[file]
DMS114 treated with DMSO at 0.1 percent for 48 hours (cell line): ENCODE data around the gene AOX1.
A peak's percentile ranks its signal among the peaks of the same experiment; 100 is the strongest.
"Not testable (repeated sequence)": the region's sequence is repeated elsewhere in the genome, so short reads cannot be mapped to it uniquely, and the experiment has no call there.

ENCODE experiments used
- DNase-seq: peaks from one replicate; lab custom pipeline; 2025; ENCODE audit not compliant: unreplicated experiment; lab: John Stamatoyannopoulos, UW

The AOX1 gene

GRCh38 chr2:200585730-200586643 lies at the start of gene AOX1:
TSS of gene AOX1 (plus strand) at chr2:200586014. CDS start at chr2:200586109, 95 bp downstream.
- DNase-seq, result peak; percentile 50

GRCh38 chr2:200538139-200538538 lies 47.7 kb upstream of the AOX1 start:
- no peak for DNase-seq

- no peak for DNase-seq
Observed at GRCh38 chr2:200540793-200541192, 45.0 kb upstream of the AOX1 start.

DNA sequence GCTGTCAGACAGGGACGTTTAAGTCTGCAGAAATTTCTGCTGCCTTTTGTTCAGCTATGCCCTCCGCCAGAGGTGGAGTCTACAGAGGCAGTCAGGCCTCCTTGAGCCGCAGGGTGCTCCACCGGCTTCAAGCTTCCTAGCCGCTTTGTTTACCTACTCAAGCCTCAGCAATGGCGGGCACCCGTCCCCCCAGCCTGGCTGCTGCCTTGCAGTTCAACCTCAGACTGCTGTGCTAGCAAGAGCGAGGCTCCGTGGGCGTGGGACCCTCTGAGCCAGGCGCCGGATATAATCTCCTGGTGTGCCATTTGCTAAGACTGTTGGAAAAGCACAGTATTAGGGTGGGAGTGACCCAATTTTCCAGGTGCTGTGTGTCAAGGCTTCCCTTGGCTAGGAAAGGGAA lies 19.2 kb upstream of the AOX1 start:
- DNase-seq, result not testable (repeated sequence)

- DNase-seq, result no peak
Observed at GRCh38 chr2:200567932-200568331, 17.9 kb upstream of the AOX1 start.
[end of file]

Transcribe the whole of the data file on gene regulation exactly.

DMS114 treated with DMSO at 0.1 percent for 48 hours (cell line): ENCODE data around the gene AOX1.
A peak's percentile ranks its signal among the peaks of the same experiment; 100 is the strongest.
"Not testable (repeated sequence)": the region's sequence is repeated elsewhere in the genome, so short reads cannot be mapped to it uniquely, and the experiment has no call there.

ENCODE experiments used
- DNase-seq: peaks from one replicate; lab custom pipeline; 2025; ENCODE audit not compliant: unreplicated experiment; lab: John Stamatoyannopoulos, UW

The AOX1 gene

GRCh38 chr2:200585730-200586643 lies at the start of gene AOX1:
TSS of gene AOX1 (plus strand) at chr2:200586014. CDS start at chr2:200586109, 95 bp downstream.
- DNase-seq, result peak; percentile 50

GRCh38 chr2:200538139-200538538 lies 47.7 kb upstream of the AOX1 start:
- no peak for DNase-seq

- no peak for DNase-seq
Observed at GRCh38 chr2:200540793-200541192, 45.0 kb upstream of the AOX1 start.

DNA sequence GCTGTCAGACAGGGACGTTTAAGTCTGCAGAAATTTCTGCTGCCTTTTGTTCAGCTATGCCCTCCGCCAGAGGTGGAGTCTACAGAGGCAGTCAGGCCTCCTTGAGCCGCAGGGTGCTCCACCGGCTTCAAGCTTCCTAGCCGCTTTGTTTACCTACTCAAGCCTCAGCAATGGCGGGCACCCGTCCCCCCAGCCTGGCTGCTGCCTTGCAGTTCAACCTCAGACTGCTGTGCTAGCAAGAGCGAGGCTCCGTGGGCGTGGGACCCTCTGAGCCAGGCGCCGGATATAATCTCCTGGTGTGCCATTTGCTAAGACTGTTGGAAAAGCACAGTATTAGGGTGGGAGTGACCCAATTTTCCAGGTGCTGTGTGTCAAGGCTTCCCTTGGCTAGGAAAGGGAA lies 19.2 kb upstream of the AOX1 start:
- DNase-seq, result not testable (repeated sequence)

- DNase-seq, result no peak
Observed at GRCh38 chr2:200567932-200568331, 17.9 kb upstream of the AOX1 start.